A plea for less word clouds

Word cloud of DOMA hearing transcripts

I must admit, there is something appealing about the word cloud – that is, until you try to understand what it actually means…

Word clouds are pervasive – even in the science world. I was somewhat spurred to write this given the incredibly wasteful summaries of EGU General Assembly survey results that include several useless word clouds (link to document). Capitalization of words isn’t even considered; e.g. “Nice” vs.”nice”. I have been hesitant to equate word clouds to the hilariously labeled “mullets of the internet” but, on second thought, it is entirely appropriate. They were once fad, but seem reluctant to die…

Oh, and yes, a “tag cloud” is a type of word cloud – I have fallen into the trap myself by including such a thing on this blog! I honestly didn’t make the connection at first, because, at least, it had the function of showing the relative importance of terms that I personally defined as topics – not an arbitrary puking up of all the words that I have ever written here. Nevertheless, I think it must be removed now – I can’t tell you how many times that I have wanted to go to a specific blog post by clicking on a tag, only to be forced to search into the nether regions of (extremely) small font size. Simple alphabetical arrangement probably makes more sense.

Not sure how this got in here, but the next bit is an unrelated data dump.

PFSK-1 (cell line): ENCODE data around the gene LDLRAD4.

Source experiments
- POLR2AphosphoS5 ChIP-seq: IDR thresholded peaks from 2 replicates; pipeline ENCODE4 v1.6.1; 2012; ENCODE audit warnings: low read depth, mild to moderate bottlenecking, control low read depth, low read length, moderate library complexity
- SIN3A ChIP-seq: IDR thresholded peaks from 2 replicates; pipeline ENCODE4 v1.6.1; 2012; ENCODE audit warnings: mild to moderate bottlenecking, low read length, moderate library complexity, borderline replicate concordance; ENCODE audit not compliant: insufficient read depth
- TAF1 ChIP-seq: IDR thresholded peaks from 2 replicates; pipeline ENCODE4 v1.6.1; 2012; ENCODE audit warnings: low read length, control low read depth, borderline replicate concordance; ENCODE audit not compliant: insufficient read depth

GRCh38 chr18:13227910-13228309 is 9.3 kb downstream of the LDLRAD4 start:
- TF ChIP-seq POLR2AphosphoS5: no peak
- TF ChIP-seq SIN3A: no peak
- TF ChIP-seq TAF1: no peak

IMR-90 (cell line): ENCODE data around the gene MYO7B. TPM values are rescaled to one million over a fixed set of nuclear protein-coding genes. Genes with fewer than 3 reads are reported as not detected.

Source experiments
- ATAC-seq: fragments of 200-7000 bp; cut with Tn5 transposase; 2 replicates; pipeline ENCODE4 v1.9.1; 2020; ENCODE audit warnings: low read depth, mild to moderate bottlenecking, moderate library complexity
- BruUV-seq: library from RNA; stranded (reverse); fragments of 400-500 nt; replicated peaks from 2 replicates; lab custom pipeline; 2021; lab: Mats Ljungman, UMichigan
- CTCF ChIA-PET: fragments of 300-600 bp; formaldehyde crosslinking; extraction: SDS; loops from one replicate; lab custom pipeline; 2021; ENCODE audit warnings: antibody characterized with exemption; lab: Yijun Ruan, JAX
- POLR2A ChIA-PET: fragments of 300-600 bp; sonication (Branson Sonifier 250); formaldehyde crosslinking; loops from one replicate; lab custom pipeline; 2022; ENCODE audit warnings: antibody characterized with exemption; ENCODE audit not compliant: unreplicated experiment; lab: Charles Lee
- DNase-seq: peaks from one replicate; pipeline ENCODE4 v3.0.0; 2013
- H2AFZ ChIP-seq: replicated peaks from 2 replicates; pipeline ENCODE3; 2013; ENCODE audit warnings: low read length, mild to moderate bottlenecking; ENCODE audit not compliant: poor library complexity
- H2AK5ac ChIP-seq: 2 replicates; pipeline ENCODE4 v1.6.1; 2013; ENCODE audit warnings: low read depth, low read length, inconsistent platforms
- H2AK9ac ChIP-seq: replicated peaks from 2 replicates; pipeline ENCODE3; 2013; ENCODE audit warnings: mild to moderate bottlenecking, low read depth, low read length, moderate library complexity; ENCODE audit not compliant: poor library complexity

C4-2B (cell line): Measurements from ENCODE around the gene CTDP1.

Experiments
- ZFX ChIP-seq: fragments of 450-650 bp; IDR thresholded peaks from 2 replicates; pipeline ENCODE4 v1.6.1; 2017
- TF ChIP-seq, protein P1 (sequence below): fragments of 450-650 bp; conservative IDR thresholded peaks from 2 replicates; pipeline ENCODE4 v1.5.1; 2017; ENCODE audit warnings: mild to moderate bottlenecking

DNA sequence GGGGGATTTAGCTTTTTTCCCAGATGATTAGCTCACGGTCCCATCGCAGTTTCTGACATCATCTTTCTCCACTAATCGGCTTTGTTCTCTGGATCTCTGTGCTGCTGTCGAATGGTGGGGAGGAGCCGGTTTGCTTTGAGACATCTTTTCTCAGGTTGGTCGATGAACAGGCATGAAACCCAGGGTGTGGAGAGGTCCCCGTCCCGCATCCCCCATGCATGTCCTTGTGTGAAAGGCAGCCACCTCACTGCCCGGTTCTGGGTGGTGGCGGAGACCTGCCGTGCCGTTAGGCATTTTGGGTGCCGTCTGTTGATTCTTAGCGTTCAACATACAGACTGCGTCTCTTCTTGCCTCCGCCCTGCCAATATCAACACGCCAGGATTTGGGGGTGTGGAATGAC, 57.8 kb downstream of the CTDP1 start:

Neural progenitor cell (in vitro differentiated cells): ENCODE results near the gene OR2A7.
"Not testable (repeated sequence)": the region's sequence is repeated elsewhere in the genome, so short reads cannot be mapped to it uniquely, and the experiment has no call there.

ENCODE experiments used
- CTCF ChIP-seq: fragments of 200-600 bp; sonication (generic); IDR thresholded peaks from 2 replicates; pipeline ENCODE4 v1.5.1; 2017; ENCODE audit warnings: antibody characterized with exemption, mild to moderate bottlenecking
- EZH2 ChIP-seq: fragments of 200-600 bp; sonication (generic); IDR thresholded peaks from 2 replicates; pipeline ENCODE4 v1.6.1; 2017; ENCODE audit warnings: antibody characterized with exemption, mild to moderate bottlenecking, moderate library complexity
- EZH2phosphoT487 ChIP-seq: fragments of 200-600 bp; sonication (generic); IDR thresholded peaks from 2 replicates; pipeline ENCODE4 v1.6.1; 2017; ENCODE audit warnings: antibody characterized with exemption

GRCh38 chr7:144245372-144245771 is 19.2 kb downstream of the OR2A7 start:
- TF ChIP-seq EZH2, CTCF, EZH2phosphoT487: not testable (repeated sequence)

There are some attempts at making word clouds with R (most notable the “wordcloud” package), but they don’t seem to be as visually appealing as those easily produced by sites such as Wordle. Nevertheless, you continue to see such things produced – just do a search for “word cloud” on R-bloggers for many examples.

I decided to give Wordle a try, and chose the Defence of Marriage Act (DOMA) hearing transcripts as a source for text. The above word cloud shows the results (with some beautiful patriotic colonial-looking font to boot!). It doesn’t reveal much to me. An initial attempt caught me off-guard in that the dominant word was “justice” (below), which would have possibly been insightful if it hadn’t been a construct of the prevalence of the speakers titles (i.e. “Justice Kagan”):

An even more worthless word cloud of DOMA hearing transcripts

Anyway, I’m glad I’m not alone in this thinking – I have come across many discussions along the same lines; in particular, the nice article Jacob Harris. Unfortunately, it seems they are here to stay, and I will just have to learn to better avert my eyes from their alluring power in the future…

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